The New York State Department of Environmental Conservation (DEC) has denied Millennium Pipeline Co. LLC a water quality certification (WQC) and other permits for its Valley Lateral Project, sending another clear signal of the challenges natural gas projects face in the state.

After nearly two years of review, DEC sent Millennium a two-page denial letter at the deadline late Wednesday, writing that applicable federal law changed during the course of its review, and as a result, FERC failed to conduct a complete environmental review for the project. The lateral would deliver about 130 MMcf/d to Competitive Power Ventures’ (CPV) Valley Energy Center plant, which is under construction.

The agency cited an Aug. 22 opinion by the U.S. Court of Appeals for the District of Columbia. The court narrowly agreed with the Sierra Club that the Federal Energy Regulatory Commission’s environmental impact statement for the Southeast Market Pipelines Project failed to adequately consider the impact of greenhouse gas (GHG) emissions. The appellate case was Sierra Club et al v. FERC [No. 16-1329].

“Here, just as in Sierra Club, FERC failed to consider or quantify the indirect effects of downstream GHG emissions in its environmental review of the project that will result from burning the natural gas that the project will transport to CPV Valley Energy Center,” the DEC said in its letter.

The agency also filed a motion at FERC on Wednesday requesting a rehearing and stay of the Commission’s November 2016 order authorizing the Valley Lateral [CP16-17]. DEC said FERC erred in “not quantifying downstream GHG emissions in its environmental review of the project.” It has asked the Commission to either reopen the record to take more evidence or grant a rehearing to prepare a supplemental environmental review.

“It does not appear to be a clear-cut decision and our lawyers are reviewing it to determine how to proceed,” Millennium spokesperson Michelle Hook said of the denial letter. “What is clear is that the DEC did not deny our WQC based on any environmental impacts we would have on water or wetlands. We have addressed every request they have made of us related to water crossings…The agency’s issue is with the power plant’s GHG emissions and not any direct environmental impact of our pipeline.”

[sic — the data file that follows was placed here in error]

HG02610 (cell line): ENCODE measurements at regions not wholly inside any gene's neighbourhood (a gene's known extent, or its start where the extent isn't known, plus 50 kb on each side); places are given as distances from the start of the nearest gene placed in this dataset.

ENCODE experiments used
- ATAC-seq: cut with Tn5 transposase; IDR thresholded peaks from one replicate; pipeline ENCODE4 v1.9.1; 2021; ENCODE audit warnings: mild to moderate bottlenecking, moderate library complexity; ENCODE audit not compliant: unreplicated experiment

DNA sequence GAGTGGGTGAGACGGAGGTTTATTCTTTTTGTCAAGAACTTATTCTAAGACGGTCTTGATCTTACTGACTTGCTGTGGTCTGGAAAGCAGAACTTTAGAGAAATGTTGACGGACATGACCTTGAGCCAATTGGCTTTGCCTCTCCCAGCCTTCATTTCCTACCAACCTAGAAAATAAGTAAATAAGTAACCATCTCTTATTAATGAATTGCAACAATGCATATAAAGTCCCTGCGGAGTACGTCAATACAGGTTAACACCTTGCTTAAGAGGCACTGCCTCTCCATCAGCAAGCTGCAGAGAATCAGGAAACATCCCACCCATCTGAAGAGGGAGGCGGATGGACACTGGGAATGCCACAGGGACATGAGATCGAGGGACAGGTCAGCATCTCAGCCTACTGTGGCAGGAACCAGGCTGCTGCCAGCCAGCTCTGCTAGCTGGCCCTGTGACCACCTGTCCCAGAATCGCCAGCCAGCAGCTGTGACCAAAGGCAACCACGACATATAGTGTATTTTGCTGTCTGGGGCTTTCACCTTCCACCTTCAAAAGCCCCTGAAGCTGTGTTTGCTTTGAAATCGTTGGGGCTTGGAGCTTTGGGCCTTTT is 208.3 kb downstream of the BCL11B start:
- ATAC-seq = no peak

The project calls for constructing a 16-inch diameter pipeline that would run about eight miles in Orange County, NY, to the CPV facility that’s being built in Wawayanda. The Valley Energy Center is designed to generate 680 MW of electricity. According to CPV’s website, the plant would use state-of-the-art emissions controls and be “the cleanest generation facility” in the state.

The plant already has the necessary permits to begin operations in February as scheduled. The facility is designed to burn ultra low sulfur diesel as a backup. CPV CEO Gary Lambert said the company would commission and operate the plant on the diesel fuel if it can’t get natural gas to the site. However, he expects the lateral to ultimately be built.

“The DEC’s regulatory responsibility was to rule on a WQC,” Lambert said. “Instead, it issued a confusing denial based on air emission considerations, which have been exhaustively studied and are part of the record which the DEC itself used to issue the required permits for the CPV valley plant several years ago.” He also pointed out that carbon emissions have been reduced by 43% since 2000, during a time when natural gas generation increased from 28% to more than 40% of New York’s electricity supply.

The DEC said it subjects all applications to an “extensive and transparent” review and said it came to its conclusion after also considering nearly 6,000 public comments. The agency said it would “continue to thoroughly evaluate all applications to ensure they do not adversely impact the environment.”

Millennium battled New York in court over what it claimed were unnecessary permitting delays. The DC Circuit in June declined Millennium’s request to force state regulators to expedite its WQC review, suggesting the pipeline could bypass the agency and go directly to FERC. The company asked FERC in July to proceed with construction activities, arguing that the state waived its right to issue a Section 401 WQC under the federal clean water act after nearly two years of review. Millennium is owned by subsidiaries of Transcanada Corp., National Grid plc and DTE Energy Co.

New York has taken a hard line against natural gas. In addition to banning high-volume hydraulic fracturing in 2015, it has denied WQCs for both the Northern Access expansion project and the Constitution Pipeline. More than 1 Bcf/d of takeaway capacity is stuck in regulatory limbo and mired in litigation as a result. Under Gov. Andrew Cuomo’s Reforming the Energy Vision program, the state would generate 50% of its electricity from renewable energy sources by 2030.